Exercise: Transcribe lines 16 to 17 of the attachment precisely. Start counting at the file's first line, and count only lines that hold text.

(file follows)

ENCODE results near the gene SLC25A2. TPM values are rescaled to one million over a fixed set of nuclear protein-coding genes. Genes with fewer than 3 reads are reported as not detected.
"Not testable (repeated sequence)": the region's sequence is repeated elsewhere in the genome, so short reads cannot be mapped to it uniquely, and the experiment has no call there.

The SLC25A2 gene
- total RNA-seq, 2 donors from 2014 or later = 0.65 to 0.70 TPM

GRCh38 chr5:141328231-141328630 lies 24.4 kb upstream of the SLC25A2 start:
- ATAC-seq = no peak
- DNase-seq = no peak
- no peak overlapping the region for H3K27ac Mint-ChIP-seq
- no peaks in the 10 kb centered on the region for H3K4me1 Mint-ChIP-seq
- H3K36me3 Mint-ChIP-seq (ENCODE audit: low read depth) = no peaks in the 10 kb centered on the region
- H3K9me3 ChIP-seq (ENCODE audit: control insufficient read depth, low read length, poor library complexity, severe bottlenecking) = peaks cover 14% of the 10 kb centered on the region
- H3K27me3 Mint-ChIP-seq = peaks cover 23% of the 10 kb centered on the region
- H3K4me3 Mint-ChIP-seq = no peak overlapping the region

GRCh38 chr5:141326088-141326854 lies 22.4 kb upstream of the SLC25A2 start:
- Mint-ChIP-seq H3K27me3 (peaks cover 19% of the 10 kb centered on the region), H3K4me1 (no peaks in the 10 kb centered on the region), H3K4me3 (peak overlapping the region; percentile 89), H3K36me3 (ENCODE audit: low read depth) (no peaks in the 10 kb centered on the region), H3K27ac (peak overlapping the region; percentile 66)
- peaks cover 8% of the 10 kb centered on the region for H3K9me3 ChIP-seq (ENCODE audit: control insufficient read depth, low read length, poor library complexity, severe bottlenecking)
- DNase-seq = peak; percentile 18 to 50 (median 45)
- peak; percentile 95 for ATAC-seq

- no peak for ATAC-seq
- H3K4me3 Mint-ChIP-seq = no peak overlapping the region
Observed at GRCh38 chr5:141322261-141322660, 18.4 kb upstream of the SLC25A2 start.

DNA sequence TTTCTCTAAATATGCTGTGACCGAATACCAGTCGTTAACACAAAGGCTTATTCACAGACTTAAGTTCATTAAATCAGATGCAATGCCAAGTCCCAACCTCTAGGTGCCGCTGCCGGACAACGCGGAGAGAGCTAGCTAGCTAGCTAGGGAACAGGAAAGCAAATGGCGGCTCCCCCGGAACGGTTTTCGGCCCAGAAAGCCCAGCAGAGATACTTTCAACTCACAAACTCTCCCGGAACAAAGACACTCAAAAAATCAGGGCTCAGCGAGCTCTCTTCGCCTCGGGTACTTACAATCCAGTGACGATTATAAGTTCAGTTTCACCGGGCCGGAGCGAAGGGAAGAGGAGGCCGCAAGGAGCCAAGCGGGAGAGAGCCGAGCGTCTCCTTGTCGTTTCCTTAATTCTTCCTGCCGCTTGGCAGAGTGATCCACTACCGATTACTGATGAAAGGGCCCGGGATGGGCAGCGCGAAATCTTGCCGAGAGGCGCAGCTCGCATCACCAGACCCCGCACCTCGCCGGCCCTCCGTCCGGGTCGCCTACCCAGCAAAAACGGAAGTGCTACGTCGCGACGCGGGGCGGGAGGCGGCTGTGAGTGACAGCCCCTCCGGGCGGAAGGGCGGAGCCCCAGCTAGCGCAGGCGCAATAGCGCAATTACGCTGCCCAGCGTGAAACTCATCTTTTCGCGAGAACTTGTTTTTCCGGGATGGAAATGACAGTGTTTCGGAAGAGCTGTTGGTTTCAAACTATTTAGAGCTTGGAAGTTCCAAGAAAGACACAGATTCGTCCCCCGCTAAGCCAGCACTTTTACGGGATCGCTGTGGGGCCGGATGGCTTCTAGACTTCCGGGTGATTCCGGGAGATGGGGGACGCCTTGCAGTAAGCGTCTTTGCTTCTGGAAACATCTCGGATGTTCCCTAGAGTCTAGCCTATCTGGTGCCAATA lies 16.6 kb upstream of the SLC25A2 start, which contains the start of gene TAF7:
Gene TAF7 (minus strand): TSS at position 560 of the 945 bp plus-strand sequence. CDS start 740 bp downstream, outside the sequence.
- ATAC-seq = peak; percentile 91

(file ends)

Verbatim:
- peaks cover 8% of the 10 kb centered on the region for H3K9me3 ChIP-seq (ENCODE audit: control insufficient read depth, low read length, poor library complexity, severe bottlenecking)
- DNase-seq = peak; percentile 18 to 50 (median 45)